I sat in the car, and it struck me that I hadn't thought about comparing this district versus the 6200 block of 3rd Street NW in Manor Park/Takoma, which is about two blocks from our house in DC. Both are one block in length, embedded within neighborhoods, featuring independent firms, with one exception.
But the commercial district in Salt Lake thrives while Manor Park in DC languishes. And 15th and 15th isn't even Salt Lake City's most successful neighborhood retail district ("In Salt Lake City, a dynamic neighborhood with small businesses and room to stroll in," Washington Post).
Will, one of my correspondents and a lifetime resident of DC, always argues in favor of corner stores and other neighborhood retail, thinking back to the time when there was a wide range of neighborhood-based retail in the city.
I always counter that DC's neighborhoods have limited populations and the way people shop today militates against small neighborhood stores.
E.g., Capitol Hill and Dupont Circle are some of the only areas in DC where "corner stores" succeed, although perhaps the best example is Broad Branch Market in Chevy Chase ("Across D.C., a resurgence of the small neighborhood grocery store," Washington Post), one of the city's most upscale neighborhoods. Another is how the 400 block of East Capitol Street in Capitol has two successful corner markets--although neither compares to Broad Branch.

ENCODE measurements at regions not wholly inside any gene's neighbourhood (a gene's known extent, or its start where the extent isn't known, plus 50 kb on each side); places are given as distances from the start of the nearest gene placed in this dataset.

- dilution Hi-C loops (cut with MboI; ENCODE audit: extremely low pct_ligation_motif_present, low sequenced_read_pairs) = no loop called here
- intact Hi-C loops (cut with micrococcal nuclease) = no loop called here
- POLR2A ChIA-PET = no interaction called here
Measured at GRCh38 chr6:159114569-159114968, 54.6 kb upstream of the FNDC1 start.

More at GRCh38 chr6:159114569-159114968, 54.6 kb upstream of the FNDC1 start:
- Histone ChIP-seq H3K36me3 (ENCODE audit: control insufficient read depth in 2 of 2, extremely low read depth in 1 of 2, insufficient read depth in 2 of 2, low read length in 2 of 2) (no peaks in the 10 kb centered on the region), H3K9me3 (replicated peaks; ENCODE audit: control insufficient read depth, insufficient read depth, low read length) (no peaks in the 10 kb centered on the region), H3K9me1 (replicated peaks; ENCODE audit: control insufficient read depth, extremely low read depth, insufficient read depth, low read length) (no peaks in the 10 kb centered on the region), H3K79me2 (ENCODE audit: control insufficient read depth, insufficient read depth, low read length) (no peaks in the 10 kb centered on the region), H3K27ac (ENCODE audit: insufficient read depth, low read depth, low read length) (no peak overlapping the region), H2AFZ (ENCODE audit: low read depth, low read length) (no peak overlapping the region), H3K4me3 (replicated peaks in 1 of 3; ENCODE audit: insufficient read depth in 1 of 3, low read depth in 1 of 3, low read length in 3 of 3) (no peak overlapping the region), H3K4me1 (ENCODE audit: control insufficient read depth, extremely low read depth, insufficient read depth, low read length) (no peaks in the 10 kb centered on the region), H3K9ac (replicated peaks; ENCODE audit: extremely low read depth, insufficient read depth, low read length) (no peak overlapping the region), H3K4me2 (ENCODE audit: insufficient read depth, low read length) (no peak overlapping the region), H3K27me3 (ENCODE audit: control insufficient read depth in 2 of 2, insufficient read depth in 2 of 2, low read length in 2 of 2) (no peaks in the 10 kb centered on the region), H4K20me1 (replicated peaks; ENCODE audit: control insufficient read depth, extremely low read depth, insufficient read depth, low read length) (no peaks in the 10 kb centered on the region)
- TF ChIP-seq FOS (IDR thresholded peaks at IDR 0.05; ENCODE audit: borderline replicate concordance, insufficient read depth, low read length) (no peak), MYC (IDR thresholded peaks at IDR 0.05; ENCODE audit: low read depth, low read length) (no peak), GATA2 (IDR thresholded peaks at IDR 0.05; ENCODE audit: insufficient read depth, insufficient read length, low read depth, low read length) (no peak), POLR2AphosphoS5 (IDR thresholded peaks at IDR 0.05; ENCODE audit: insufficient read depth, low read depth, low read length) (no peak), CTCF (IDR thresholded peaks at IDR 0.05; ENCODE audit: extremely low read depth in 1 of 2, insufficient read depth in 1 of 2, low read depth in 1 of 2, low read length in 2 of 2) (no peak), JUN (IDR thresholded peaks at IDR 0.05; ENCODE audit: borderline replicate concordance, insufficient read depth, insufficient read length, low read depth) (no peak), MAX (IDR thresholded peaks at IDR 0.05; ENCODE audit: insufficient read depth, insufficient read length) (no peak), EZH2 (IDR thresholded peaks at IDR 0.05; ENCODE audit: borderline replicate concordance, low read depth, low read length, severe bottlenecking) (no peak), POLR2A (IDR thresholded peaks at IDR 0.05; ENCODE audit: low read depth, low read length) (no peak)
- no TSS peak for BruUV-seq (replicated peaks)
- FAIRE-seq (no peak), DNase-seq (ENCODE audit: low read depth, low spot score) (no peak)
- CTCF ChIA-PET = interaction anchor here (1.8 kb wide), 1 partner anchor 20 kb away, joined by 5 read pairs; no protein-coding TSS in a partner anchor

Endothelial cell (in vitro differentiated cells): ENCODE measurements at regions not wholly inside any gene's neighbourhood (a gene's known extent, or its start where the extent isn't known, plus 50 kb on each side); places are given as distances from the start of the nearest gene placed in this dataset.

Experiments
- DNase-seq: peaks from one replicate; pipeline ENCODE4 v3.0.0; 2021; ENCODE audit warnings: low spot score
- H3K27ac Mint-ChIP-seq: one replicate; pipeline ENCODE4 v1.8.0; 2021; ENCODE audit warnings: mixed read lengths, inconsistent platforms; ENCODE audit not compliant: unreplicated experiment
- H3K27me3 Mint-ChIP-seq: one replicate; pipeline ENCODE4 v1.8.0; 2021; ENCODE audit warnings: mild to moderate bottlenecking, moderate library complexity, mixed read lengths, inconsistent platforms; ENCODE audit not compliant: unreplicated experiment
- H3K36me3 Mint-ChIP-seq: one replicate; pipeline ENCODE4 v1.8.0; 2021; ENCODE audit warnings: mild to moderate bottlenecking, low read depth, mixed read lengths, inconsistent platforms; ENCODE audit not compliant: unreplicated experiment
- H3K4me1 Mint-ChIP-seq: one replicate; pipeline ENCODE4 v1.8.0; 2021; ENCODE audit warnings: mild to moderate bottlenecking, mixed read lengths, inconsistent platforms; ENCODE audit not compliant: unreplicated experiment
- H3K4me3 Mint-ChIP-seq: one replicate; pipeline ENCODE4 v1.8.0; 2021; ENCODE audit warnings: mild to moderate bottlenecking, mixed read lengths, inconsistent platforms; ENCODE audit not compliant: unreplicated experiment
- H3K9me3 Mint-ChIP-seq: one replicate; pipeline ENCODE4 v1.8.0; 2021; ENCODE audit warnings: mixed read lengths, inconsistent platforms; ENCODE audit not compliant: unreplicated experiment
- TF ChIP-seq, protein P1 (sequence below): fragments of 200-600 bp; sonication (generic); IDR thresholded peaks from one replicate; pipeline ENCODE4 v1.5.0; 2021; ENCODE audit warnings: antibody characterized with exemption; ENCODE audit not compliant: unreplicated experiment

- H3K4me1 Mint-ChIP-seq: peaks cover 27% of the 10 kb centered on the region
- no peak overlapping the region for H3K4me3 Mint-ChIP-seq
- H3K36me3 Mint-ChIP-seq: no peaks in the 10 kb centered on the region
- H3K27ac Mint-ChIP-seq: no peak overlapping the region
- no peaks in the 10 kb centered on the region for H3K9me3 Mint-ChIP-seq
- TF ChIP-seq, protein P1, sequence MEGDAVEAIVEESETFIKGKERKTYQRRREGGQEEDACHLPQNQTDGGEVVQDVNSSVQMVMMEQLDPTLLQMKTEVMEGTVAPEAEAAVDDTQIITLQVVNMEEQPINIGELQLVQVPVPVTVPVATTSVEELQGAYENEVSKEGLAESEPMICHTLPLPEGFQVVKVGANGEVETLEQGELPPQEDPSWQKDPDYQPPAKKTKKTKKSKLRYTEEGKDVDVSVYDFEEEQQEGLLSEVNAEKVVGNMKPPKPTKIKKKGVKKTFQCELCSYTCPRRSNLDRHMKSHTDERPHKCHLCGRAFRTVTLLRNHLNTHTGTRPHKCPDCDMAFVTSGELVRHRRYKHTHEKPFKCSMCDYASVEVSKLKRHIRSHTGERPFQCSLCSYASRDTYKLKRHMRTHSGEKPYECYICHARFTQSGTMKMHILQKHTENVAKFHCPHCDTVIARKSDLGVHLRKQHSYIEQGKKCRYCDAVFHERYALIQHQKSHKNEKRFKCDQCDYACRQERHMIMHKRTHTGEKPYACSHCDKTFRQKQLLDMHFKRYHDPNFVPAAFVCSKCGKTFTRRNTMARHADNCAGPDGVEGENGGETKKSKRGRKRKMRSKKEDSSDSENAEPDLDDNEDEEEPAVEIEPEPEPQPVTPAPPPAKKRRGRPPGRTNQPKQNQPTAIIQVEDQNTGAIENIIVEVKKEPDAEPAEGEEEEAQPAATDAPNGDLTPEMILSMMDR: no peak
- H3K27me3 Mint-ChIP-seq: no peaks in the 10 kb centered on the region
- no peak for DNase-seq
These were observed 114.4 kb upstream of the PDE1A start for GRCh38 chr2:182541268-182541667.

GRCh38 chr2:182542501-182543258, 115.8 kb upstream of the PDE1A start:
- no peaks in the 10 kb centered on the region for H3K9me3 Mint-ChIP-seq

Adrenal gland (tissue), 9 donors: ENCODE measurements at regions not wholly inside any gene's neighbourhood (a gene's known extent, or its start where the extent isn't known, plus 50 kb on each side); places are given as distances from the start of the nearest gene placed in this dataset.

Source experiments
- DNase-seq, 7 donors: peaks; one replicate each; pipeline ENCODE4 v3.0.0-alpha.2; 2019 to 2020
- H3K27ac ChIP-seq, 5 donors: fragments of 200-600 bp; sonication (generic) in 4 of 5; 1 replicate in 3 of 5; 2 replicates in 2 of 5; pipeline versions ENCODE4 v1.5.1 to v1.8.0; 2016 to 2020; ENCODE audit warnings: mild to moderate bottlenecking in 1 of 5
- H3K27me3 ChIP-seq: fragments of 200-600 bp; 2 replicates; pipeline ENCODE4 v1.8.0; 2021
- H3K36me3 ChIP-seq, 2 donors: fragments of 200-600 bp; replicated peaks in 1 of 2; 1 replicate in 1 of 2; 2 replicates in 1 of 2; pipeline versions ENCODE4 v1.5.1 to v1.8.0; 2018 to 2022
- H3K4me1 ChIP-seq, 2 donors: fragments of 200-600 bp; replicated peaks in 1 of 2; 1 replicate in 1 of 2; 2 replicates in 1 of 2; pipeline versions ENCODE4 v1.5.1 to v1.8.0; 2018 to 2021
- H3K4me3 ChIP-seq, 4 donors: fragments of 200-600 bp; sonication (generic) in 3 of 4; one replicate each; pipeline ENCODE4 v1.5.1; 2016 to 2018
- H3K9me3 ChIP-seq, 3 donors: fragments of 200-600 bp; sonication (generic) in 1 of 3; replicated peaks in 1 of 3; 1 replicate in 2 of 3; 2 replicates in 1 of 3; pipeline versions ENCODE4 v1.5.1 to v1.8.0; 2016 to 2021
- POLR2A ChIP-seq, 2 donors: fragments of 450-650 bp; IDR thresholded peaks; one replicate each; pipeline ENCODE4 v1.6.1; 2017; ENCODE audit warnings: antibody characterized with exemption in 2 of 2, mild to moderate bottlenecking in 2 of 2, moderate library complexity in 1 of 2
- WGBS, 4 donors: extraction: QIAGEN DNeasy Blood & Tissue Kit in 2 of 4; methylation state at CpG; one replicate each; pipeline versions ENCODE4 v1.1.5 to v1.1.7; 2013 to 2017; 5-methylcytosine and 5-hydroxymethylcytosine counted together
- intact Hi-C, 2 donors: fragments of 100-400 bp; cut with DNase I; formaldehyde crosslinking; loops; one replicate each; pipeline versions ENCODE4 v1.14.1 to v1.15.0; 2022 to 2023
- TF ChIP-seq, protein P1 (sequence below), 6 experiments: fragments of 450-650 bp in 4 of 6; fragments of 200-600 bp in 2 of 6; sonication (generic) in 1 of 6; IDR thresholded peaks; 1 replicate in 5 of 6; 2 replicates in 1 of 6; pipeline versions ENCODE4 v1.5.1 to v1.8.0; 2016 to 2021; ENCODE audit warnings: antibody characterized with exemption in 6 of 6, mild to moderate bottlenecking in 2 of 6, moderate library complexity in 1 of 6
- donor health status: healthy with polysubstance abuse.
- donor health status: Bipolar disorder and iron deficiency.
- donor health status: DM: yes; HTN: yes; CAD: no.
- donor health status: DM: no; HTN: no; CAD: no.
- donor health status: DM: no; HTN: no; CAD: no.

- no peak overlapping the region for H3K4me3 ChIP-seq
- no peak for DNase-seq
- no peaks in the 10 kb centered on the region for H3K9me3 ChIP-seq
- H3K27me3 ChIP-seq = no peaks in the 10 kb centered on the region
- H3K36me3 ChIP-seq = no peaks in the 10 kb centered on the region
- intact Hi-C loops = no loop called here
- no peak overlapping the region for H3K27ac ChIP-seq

The 6200 3rd Street district has two boutiques, one a consignment store, a hat shop, two day cares, a dance school with limited hours, a small African-American focused food counter and "co-op," Peaches Kitchen--which has decent food but is slow, relying mostly on take out although it has a dine-in area, an Ethiopian religious community center, and a special events space.
Overall, more than half the space is services, not retail. (There is a small set of offices on the second floor of the largest building.)
Earlier there had been a micro grocery, but it closed just before we moved to the area in 2008, and later the consignment store replaced a dry cleaner that had been there for more than 50 years.
I've always thought that the special events space could be a neighborhood-embedded neighborhood gastropub ("Richard's Rules for Restaurant-Based Revitalization," 2005).